Eyes to See
Helen Adams, a Registered Nurse who recently volunteered on a Samaritan’s Purse medical team to Cambodia, had the opportunity to minister to a woman suffering from embedded shrapnel.
Jeoung Ra slowly and shyly approached the eyeglass clinic area. As she came closer, it became obvious to me that her right eye was false.
With the traditional greeting of a nod accompanied by hands together as if in prayer, I welcomed her and asked her to have a seat between me and the translator.
It was our second-last day running a medical clinic in rural northern Cambodia, and the heat was stifling—but our Samaritan’s Purse medical team was as enthusiastic as ever to serve God’s love and grace to our patients.
The woman with the prosthetic eye was 53 years old. I tested the vision of her left eye with a chart that was on a tent post about 3.5 meters away. Having seen many cataracts in the past days, I was happy to report that her vision in that eye was very good. If cataracts had been the case, I wouldn’t have been able to improve her vision with anything from my inventory of donated glasses from Canada.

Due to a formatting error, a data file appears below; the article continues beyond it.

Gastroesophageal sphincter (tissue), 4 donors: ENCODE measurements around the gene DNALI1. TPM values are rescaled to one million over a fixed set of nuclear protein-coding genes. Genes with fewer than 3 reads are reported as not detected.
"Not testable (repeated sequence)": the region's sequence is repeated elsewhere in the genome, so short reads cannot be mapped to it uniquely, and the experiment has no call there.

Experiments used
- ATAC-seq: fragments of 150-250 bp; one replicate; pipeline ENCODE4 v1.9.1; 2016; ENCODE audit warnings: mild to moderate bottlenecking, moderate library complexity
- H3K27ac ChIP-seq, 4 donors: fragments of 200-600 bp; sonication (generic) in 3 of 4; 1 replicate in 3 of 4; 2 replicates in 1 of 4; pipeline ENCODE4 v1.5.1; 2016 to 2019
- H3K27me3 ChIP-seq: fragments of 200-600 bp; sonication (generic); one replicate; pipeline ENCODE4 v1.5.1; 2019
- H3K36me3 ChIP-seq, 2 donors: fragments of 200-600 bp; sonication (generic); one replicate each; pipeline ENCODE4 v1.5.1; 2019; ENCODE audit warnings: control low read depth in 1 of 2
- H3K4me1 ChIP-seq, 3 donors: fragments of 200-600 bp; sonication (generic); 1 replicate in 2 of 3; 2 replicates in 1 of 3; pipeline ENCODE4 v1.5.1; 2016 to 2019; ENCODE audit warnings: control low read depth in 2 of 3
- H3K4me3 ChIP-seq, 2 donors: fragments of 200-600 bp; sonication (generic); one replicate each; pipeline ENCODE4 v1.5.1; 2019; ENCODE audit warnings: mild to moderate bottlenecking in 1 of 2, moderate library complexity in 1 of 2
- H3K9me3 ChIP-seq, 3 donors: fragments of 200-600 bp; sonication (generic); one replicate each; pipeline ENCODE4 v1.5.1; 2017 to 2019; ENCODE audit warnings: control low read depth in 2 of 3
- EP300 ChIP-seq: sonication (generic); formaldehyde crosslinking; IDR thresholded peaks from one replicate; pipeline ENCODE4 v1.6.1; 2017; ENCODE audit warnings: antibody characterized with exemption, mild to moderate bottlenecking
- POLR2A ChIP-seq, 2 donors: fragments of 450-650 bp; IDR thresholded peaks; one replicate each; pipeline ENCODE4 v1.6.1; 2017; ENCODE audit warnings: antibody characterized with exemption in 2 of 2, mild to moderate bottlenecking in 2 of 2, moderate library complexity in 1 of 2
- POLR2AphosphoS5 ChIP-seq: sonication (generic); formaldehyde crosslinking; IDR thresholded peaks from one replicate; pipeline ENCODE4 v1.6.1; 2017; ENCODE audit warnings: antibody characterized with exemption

I asked her what happened to her right eye. Through the translator, she explained she had lost her eye in 1979 because of an exploding landmine. By pinching parts of her own face and hands, she indicated there were still pieces of shrapnel embedded in her skin. I asked if she wanted to see the doctor, and she agreed. I took her to the triage area and explained her issue.
When I saw her later, she was waiting for surgery. She looked all alone, but calm and curious. I approached her with a translator, and asked if I might pray for her. She agreed. The translator left and my English prayer went up to God, the Great Healer of body and soul. Later I learned that her surgery had been successful.
I was blessed to meet her—and even more blessed to share a moment with her and God. I asked God to bless her and her family, and that one day she would see Him.